Opened 3 years ago

Last modified 3 years ago

#28554 closed enhancement

Scalar Field Restrictions — at Version 3

Reported by: gh-DeRhamSource Owned by:
Priority: major Milestone: sage-9.0
Component: geometry Keywords: manifolds, scalar fields
Cc: tscrim, egourgoulhon Merged in:
Authors: Reviewers:
Report Upstream: N/A Work issues:
Branch: u/gh-DeRhamSource/scalar_field_restrictions (Commits, GitHub, GitLab) Commit: 0c645ca987eb13c63cfc7841aac1c4d320eec253
Dependencies: Stopgaps:

Status badges

Description (last modified by gh-DeRhamSource)

How is a scalar field implemented which is split into different expressions in one particular chart?

Take for instance a scalar field f on the real line with standard "top" chart x, defined via f(x)=0 for x<-1, f(x)=x+1 for -1<=x<0, f(x)=1-x for 0<=x<1 and f(x)=0 for x>=1. Currently, this is solved by using

f = M.scalar_field( unit_step(x + 1)*unit_step(1 - x)*(1 - abs(x)) )

(see https://trac.sagemath.org/ticket/28519#comment:46).

This solution is quite unhandy and becomes even more so for more complicated scalar fields.

How is a scalar field implemented which is split into different expressions in one particular chart?

Take for instance a scalar field f on the real line with standard "top" chart x, defined via f(x)=0 for x<-1, f(x)=x+1 for -1<=x<0, f(x)=1-x for 0<=x<1 and f(x)=0 for x>=1. Currently, this is solved by using

f = M.scalar_field( unit_step(x + 1)*unit_step(1 - x)*(1 - abs(x)) )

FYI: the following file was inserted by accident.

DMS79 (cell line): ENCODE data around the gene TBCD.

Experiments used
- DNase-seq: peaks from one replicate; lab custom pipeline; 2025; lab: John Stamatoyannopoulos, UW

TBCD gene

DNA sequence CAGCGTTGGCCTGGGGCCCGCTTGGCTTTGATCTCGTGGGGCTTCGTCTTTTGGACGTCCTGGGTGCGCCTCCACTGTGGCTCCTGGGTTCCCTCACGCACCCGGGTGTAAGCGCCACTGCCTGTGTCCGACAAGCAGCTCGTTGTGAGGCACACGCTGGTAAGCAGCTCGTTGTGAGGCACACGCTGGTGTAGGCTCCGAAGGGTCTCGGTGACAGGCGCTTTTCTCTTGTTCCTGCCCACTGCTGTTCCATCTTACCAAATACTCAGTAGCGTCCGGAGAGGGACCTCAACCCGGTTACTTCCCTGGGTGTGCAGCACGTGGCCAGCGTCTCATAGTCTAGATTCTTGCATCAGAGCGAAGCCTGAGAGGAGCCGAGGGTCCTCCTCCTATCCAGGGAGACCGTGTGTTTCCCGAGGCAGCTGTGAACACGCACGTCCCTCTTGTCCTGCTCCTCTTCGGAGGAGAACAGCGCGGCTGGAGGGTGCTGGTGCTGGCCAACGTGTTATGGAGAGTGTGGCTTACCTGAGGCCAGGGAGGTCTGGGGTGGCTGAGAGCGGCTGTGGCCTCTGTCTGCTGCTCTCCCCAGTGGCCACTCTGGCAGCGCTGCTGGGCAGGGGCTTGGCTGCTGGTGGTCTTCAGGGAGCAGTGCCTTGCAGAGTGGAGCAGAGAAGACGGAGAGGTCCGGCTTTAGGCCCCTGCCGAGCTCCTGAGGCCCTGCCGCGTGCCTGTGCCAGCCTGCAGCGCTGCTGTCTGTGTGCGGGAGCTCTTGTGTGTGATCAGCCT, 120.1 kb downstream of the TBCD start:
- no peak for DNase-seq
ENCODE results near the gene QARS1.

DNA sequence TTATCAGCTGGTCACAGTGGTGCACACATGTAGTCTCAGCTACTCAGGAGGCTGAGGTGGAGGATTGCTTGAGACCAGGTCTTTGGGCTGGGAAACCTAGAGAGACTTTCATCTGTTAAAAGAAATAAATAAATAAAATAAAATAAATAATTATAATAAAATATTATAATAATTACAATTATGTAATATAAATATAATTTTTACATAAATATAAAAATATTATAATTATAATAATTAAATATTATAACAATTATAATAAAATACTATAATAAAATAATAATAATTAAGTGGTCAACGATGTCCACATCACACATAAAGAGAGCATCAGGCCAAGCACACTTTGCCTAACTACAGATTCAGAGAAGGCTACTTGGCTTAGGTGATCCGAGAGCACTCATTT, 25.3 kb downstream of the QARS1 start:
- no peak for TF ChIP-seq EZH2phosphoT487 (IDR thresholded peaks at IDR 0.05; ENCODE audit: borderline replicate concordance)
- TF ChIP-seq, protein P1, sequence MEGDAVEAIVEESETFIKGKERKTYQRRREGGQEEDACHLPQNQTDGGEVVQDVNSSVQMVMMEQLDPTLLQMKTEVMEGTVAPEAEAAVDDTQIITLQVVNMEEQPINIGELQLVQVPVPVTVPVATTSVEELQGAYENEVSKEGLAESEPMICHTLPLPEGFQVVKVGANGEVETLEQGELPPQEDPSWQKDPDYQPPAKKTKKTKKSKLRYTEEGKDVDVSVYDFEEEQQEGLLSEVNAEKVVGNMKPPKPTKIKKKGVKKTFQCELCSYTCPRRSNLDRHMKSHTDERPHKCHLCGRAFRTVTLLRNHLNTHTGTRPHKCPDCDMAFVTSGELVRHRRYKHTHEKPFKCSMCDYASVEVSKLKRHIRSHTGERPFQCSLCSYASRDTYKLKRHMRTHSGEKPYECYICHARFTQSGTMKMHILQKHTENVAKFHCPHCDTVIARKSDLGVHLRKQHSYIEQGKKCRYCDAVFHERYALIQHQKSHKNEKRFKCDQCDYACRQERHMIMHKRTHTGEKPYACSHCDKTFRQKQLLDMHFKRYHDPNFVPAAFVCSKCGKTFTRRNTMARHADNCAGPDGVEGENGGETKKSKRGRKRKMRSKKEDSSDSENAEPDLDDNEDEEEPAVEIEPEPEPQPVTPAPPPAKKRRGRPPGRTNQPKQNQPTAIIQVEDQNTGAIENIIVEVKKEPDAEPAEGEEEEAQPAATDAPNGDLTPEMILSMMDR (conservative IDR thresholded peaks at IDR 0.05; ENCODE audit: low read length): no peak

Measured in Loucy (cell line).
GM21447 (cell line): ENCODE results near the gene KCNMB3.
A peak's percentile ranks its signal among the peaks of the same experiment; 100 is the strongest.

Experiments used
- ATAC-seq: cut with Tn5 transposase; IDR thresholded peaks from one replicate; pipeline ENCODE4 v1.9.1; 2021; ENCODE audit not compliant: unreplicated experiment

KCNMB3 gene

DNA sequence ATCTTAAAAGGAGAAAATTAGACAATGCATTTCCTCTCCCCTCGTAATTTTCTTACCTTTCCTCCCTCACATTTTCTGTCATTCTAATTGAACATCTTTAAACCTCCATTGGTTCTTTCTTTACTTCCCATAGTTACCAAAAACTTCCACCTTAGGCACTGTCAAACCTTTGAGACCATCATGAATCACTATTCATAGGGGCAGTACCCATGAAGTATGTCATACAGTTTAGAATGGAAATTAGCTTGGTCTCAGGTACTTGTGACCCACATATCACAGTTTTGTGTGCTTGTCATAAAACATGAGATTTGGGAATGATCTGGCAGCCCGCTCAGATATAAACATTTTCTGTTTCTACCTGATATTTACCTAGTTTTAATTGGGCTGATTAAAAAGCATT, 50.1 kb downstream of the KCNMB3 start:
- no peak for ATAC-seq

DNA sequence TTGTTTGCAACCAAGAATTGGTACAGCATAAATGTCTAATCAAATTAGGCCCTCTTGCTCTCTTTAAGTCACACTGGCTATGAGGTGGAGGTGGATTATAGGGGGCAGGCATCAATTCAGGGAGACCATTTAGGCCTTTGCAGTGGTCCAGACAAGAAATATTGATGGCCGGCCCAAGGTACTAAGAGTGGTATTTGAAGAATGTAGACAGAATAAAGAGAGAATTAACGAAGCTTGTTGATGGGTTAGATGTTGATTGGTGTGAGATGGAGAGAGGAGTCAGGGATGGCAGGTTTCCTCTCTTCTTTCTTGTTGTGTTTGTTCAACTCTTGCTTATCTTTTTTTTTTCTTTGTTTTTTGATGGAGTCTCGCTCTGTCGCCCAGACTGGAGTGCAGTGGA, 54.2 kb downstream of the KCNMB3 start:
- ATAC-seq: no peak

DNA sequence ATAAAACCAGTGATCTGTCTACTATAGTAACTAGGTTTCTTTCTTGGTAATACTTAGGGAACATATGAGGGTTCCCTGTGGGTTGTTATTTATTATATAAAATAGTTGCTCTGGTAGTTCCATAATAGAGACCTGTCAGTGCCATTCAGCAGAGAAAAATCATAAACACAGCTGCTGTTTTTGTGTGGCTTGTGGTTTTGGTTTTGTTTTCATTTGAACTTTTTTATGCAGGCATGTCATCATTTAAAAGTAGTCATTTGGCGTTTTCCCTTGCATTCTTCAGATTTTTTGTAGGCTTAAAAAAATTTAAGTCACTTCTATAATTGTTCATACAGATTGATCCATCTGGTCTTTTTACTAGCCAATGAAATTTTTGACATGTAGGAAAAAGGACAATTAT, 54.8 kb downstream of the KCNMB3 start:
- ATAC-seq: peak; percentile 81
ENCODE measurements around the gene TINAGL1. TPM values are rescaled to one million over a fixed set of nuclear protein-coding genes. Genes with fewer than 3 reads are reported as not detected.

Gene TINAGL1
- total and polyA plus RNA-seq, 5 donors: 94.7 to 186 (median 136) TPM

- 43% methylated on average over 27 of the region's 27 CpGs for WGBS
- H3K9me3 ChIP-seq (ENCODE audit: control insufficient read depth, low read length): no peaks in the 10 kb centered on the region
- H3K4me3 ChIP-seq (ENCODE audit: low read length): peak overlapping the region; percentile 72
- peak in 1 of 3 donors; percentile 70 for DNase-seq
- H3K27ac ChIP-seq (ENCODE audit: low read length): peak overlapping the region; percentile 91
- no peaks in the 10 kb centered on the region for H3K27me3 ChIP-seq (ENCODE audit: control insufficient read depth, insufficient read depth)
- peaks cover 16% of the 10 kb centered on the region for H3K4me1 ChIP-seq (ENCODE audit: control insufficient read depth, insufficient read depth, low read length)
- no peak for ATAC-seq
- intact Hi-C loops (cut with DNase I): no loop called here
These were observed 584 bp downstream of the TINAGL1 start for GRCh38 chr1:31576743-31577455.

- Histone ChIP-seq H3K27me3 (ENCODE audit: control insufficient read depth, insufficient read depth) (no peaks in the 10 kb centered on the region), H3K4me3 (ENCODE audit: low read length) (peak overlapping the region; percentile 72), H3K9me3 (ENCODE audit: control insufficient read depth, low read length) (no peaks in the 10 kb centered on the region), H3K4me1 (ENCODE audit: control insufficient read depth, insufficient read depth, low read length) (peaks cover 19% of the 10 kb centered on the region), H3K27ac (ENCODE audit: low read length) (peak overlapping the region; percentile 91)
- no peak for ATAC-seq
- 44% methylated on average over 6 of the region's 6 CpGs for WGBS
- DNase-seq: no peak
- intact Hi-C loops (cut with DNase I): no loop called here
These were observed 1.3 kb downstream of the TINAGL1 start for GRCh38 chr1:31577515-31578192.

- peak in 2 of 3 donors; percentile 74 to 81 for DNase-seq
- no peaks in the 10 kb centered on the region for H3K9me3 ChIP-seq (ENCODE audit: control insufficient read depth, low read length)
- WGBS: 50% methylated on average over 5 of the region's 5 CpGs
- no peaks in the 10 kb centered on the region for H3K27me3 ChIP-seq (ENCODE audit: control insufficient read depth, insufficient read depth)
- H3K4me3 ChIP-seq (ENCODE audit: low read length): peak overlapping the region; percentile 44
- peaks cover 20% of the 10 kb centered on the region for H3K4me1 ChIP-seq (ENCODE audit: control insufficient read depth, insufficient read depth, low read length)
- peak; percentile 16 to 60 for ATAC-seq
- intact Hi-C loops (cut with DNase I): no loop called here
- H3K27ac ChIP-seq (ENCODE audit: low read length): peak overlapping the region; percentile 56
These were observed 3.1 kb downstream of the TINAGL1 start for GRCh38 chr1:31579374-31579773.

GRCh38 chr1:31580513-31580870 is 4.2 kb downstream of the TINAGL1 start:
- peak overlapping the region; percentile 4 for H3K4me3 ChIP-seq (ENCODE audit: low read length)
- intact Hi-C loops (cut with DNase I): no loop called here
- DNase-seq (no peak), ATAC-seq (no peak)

(see https://trac.sagemath.org/ticket/28519#comment:46).

This solution is quite unhandy and becomes even more so for more complicated scalar fields.

This ticket includes:

  • modification of namings after algebraic operations, such as f*g (f \cdot g for LaTeX code), f/g and f+g
  • display method modified in such a way that all distinct expressions are shown (a small slowdown in computation time)
  • set_restriction method added smilar to tensor fields
  • _is_zero attribute copied for a copy

Change History (3)

comment:1 Changed 3 years ago by gh-DeRhamSource

Eric, in the ticket mentioned above, I suggested to display all known expressions (on the greatest domain) and compute new expressions only if a particular chart is stated. It seems, there is no big difference to the previous code then, and the additional computation time might be negligible. What do you say? Is this a good compromise for you? Moreover, this approach seems to be the easiest one.

Or one implements an additional flag display_all for which the user is aware of additional computation time when using it?

However, do you have an example for me with much computation time to test my current algorithm how long it takes? Then, I can compare computation times. I have a feeling that the current algorithm is not that much slower than before because it starts from the top charts -- what happens anyway and, I guess, it only makes a significant difference if the scalar field is picewisely defined.

Last edited 3 years ago by gh-DeRhamSource (previous) (diff)

comment:2 Changed 3 years ago by gh-DeRhamSource

  • Branch set to u/gh-DeRhamSource/scalar_field_restrictions

comment:3 Changed 3 years ago by gh-DeRhamSource

  • Commit set to 0c645ca987eb13c63cfc7841aac1c4d320eec253
  • Description modified (diff)

New commits:

0c645ca'set_restriction' added + 'display' modified + naming modified
Note: See TracTickets for help on using tickets.